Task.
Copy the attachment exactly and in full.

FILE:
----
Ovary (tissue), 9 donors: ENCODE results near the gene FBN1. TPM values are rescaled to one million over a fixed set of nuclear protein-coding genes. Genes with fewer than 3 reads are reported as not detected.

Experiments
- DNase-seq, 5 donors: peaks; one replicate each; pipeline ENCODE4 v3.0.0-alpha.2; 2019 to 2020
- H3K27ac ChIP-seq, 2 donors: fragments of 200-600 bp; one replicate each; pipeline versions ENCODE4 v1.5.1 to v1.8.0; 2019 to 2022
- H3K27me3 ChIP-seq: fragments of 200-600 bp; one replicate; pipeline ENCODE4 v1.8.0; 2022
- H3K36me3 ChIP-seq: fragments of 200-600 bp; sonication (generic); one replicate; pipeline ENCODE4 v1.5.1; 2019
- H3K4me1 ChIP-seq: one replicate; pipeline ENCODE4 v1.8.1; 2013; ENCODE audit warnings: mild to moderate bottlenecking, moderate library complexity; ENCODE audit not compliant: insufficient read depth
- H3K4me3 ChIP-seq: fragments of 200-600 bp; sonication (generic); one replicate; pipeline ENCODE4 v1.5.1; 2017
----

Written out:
Ovary (tissue), 9 donors: ENCODE results near the gene FBN1. TPM values are rescaled to one million over a fixed set of nuclear protein-coding genes. Genes with fewer than 3 reads are reported as not detected.

Experiments
- DNase-seq, 5 donors: peaks; one replicate each; pipeline ENCODE4 v3.0.0-alpha.2; 2019 to 2020
- H3K27ac ChIP-seq, 2 donors: fragments of 200-600 bp; one replicate each; pipeline versions ENCODE4 v1.5.1 to v1.8.0; 2019 to 2022
- H3K27me3 ChIP-seq: fragments of 200-600 bp; one replicate; pipeline ENCODE4 v1.8.0; 2022
- H3K36me3 ChIP-seq: fragments of 200-600 bp; sonication (generic); one replicate; pipeline ENCODE4 v1.5.1; 2019
- H3K4me1 ChIP-seq: one replicate; pipeline ENCODE4 v1.8.1; 2013; ENCODE audit warnings: mild to moderate bottlenecking, moderate library complexity; ENCODE audit not compliant: insufficient read depth
- H3K4me3 ChIP-seq: fragments of 200-600 bp; sonication (generic); one replicate; pipeline ENCODE4 v1.5.1; 2017